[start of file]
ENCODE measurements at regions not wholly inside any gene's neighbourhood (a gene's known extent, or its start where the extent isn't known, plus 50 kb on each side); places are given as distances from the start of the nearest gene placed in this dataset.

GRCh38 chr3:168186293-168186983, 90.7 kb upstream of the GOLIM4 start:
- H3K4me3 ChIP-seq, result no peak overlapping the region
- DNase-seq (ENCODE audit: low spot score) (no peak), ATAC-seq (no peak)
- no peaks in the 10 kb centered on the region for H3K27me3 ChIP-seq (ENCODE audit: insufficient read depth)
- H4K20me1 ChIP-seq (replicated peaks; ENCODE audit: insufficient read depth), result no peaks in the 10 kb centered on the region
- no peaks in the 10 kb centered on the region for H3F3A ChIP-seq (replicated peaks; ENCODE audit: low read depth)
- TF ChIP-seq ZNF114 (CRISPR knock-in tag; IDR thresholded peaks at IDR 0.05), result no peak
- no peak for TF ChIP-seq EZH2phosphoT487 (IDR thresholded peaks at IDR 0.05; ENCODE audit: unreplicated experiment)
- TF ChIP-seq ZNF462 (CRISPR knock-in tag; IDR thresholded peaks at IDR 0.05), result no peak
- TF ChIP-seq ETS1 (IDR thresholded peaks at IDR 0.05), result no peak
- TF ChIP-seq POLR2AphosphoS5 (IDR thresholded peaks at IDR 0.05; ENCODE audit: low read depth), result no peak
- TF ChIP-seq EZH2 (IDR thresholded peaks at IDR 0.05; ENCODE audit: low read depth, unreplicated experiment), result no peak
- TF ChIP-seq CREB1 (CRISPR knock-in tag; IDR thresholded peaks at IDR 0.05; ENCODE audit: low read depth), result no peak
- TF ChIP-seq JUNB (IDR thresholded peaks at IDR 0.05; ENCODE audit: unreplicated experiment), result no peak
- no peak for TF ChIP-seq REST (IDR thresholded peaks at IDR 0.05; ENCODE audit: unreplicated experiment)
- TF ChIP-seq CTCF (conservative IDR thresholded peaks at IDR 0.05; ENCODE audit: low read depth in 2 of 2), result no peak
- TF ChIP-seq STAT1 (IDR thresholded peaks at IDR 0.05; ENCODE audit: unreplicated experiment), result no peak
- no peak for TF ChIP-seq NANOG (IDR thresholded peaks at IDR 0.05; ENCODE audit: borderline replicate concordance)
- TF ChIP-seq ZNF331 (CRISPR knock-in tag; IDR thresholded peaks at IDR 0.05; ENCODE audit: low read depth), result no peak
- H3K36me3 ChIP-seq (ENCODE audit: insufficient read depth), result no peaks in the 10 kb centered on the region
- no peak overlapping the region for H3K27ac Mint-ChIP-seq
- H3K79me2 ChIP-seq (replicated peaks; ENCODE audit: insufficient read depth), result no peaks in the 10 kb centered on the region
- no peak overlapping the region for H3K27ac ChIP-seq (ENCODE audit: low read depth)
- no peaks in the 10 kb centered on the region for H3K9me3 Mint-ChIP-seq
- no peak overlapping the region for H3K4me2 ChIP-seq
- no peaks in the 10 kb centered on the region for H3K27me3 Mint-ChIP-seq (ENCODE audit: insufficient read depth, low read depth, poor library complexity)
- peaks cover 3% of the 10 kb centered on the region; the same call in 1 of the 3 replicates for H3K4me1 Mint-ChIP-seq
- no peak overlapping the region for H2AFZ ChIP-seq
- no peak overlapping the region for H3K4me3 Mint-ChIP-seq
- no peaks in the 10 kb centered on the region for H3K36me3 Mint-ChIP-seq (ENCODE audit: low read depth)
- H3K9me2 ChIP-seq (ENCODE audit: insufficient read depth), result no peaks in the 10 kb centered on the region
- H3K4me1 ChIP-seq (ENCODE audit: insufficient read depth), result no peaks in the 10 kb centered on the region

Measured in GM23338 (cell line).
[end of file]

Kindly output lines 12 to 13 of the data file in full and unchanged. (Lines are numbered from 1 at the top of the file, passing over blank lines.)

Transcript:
- TF ChIP-seq POLR2AphosphoS5 (IDR thresholded peaks at IDR 0.05; ENCODE audit: low read depth), result no peak
- TF ChIP-seq EZH2 (IDR thresholded peaks at IDR 0.05; ENCODE audit: low read depth, unreplicated experiment), result no peak